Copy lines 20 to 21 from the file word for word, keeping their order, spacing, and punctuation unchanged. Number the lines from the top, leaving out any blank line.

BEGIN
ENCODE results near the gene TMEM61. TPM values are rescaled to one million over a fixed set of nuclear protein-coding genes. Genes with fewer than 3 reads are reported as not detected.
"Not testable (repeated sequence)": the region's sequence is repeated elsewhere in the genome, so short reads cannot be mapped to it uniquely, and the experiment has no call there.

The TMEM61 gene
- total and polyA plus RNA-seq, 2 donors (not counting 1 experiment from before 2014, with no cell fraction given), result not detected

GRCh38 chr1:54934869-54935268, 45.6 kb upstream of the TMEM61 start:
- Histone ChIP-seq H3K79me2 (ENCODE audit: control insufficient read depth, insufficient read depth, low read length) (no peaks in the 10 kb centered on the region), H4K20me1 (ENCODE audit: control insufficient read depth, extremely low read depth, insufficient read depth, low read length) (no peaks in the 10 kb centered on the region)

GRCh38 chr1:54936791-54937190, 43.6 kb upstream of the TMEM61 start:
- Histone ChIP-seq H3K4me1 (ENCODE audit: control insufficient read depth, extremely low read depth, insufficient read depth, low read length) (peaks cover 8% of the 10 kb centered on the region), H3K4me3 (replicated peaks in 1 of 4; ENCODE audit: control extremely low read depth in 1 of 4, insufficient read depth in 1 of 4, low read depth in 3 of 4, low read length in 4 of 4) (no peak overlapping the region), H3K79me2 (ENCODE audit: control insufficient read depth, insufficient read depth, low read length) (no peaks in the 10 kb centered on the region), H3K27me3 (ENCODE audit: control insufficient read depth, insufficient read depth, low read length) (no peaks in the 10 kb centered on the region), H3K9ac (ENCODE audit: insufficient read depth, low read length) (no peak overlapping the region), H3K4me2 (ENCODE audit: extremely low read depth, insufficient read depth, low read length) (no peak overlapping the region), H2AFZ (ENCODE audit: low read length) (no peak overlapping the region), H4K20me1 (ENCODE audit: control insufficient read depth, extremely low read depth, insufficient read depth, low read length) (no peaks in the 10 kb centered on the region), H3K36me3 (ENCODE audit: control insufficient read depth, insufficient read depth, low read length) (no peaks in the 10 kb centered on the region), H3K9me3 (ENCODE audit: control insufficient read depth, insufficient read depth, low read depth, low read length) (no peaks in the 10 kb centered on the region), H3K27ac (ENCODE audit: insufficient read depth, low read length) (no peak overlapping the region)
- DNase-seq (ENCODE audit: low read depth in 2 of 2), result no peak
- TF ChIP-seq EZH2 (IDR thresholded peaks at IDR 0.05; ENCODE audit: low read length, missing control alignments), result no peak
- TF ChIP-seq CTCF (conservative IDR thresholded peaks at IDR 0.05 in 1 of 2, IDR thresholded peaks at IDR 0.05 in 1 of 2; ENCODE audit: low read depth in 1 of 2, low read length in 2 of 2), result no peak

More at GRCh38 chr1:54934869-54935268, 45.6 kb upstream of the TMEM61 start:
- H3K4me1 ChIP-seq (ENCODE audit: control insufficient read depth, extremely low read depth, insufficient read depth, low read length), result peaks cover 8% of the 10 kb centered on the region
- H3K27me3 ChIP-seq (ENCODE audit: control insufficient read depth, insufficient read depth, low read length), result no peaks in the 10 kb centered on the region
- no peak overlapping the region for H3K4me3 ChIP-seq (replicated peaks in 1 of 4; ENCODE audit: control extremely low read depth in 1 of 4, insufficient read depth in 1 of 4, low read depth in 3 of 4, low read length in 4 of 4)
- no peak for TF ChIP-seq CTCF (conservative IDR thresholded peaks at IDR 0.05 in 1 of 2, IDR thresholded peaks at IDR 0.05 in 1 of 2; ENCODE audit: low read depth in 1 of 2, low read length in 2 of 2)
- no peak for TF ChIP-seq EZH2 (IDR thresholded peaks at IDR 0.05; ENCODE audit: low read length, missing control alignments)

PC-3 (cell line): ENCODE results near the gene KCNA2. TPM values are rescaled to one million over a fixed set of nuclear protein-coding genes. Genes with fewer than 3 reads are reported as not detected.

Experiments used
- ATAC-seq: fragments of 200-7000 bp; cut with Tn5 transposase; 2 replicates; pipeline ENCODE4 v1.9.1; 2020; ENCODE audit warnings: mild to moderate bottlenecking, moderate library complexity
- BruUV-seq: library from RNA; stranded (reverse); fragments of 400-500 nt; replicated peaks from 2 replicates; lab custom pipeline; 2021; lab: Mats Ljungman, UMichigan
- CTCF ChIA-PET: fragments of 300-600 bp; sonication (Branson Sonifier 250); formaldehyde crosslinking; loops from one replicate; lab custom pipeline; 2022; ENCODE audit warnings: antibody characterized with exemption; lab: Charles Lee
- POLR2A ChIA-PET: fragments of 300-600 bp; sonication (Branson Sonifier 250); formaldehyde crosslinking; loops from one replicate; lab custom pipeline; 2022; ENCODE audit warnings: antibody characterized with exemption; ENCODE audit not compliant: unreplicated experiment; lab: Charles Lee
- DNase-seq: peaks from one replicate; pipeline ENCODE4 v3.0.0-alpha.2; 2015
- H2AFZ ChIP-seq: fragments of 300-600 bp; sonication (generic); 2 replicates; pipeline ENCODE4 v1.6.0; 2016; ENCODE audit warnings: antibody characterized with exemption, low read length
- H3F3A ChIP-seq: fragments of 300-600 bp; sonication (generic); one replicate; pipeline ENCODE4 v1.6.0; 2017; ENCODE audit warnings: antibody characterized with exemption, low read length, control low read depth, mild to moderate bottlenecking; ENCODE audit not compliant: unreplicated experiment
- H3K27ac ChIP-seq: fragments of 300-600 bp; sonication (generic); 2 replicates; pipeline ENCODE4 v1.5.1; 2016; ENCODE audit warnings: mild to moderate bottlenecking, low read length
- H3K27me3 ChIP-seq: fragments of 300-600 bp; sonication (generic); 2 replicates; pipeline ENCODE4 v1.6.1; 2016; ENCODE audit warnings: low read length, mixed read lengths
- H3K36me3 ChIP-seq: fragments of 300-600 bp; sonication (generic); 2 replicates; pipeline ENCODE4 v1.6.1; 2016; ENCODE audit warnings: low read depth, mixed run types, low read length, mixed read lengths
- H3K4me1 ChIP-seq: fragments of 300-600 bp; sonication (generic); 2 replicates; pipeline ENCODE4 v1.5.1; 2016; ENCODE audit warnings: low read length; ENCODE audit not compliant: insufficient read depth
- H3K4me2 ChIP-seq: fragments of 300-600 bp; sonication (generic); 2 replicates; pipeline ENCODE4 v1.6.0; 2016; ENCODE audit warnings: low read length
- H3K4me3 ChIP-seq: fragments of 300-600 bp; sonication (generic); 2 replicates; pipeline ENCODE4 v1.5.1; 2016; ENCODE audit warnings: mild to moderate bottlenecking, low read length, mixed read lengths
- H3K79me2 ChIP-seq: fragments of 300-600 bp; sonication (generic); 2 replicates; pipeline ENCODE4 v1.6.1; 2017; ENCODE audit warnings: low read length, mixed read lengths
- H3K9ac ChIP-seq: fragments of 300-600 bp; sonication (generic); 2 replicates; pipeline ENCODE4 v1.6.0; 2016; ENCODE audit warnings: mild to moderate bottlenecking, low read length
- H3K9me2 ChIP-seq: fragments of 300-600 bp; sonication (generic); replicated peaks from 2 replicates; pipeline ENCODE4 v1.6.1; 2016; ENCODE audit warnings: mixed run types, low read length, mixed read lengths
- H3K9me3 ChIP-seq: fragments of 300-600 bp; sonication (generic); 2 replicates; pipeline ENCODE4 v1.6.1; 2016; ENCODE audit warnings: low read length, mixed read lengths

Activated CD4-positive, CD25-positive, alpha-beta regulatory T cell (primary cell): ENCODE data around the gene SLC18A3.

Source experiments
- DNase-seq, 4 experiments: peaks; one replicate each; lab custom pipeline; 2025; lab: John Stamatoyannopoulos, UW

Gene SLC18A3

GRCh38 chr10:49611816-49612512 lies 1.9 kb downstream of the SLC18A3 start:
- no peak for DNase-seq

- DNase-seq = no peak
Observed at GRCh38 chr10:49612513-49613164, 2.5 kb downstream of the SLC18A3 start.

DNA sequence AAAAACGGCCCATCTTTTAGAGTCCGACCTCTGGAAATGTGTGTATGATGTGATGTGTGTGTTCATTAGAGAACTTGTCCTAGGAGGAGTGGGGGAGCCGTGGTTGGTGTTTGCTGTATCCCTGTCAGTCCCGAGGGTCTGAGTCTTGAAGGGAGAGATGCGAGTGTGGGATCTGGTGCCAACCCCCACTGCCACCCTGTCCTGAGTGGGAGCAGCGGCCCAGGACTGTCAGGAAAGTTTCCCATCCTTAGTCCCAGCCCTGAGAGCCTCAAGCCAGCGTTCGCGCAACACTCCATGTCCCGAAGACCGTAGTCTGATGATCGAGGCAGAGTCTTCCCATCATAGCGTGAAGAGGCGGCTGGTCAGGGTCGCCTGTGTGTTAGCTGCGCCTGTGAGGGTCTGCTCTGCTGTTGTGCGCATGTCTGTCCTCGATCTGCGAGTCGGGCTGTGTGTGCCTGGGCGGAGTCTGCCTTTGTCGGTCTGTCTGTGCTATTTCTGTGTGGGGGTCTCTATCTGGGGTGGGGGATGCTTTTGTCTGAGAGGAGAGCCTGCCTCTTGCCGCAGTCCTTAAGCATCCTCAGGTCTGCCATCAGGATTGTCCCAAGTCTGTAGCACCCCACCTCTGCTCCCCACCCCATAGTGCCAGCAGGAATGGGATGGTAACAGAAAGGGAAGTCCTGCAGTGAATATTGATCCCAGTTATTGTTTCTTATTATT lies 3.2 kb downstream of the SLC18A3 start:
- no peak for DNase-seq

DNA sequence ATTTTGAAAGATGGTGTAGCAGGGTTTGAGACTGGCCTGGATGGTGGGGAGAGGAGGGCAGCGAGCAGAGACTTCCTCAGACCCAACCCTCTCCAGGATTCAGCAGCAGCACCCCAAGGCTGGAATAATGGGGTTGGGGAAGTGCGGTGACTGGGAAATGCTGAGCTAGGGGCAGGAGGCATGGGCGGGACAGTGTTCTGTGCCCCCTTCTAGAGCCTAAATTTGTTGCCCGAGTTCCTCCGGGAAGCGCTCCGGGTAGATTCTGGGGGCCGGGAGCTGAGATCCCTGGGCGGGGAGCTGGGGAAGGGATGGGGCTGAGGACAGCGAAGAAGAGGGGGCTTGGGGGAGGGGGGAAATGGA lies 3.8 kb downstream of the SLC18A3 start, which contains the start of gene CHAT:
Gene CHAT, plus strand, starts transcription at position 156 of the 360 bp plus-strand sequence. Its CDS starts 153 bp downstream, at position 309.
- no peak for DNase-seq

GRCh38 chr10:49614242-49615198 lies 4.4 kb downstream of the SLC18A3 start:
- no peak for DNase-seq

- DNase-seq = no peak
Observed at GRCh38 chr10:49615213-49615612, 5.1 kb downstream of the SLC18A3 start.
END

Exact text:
- ATAC-seq: fragments of 200-7000 bp; cut with Tn5 transposase; 2 replicates; pipeline ENCODE4 v1.9.1; 2020; ENCODE audit warnings: mild to moderate bottlenecking, moderate library complexity
- BruUV-seq: library from RNA; stranded (reverse); fragments of 400-500 nt; replicated peaks from 2 replicates; lab custom pipeline; 2021; lab: Mats Ljungman, UMichigan